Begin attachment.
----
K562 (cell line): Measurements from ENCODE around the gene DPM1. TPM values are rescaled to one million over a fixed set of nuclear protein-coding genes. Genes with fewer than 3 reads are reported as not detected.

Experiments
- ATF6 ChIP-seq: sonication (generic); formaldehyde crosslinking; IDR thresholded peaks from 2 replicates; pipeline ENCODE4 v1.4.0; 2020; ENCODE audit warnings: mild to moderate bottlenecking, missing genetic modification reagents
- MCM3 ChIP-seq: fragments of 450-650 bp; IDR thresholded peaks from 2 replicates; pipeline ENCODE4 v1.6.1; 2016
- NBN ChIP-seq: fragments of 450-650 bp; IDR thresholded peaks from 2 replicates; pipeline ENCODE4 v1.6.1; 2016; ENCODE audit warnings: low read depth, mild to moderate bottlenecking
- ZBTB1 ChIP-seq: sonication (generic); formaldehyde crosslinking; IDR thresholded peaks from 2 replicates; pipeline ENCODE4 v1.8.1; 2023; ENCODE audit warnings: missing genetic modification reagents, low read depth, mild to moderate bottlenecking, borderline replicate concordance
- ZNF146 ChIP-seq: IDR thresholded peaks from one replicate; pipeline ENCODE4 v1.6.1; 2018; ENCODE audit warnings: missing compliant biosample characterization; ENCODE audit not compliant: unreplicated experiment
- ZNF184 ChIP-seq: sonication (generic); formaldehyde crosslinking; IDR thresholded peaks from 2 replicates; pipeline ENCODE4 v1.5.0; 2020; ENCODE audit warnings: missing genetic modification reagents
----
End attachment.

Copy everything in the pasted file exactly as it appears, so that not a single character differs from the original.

K562 (cell line): Measurements from ENCODE around the gene DPM1. TPM values are rescaled to one million over a fixed set of nuclear protein-coding genes. Genes with fewer than 3 reads are reported as not detected.

Experiments
- ATF6 ChIP-seq: sonication (generic); formaldehyde crosslinking; IDR thresholded peaks from 2 replicates; pipeline ENCODE4 v1.4.0; 2020; ENCODE audit warnings: mild to moderate bottlenecking, missing genetic modification reagents
- MCM3 ChIP-seq: fragments of 450-650 bp; IDR thresholded peaks from 2 replicates; pipeline ENCODE4 v1.6.1; 2016
- NBN ChIP-seq: fragments of 450-650 bp; IDR thresholded peaks from 2 replicates; pipeline ENCODE4 v1.6.1; 2016; ENCODE audit warnings: low read depth, mild to moderate bottlenecking
- ZBTB1 ChIP-seq: sonication (generic); formaldehyde crosslinking; IDR thresholded peaks from 2 replicates; pipeline ENCODE4 v1.8.1; 2023; ENCODE audit warnings: missing genetic modification reagents, low read depth, mild to moderate bottlenecking, borderline replicate concordance
- ZNF146 ChIP-seq: IDR thresholded peaks from one replicate; pipeline ENCODE4 v1.6.1; 2018; ENCODE audit warnings: missing compliant biosample characterization; ENCODE audit not compliant: unreplicated experiment
- ZNF184 ChIP-seq: sonication (generic); formaldehyde crosslinking; IDR thresholded peaks from 2 replicates; pipeline ENCODE4 v1.5.0; 2020; ENCODE audit warnings: missing genetic modification reagents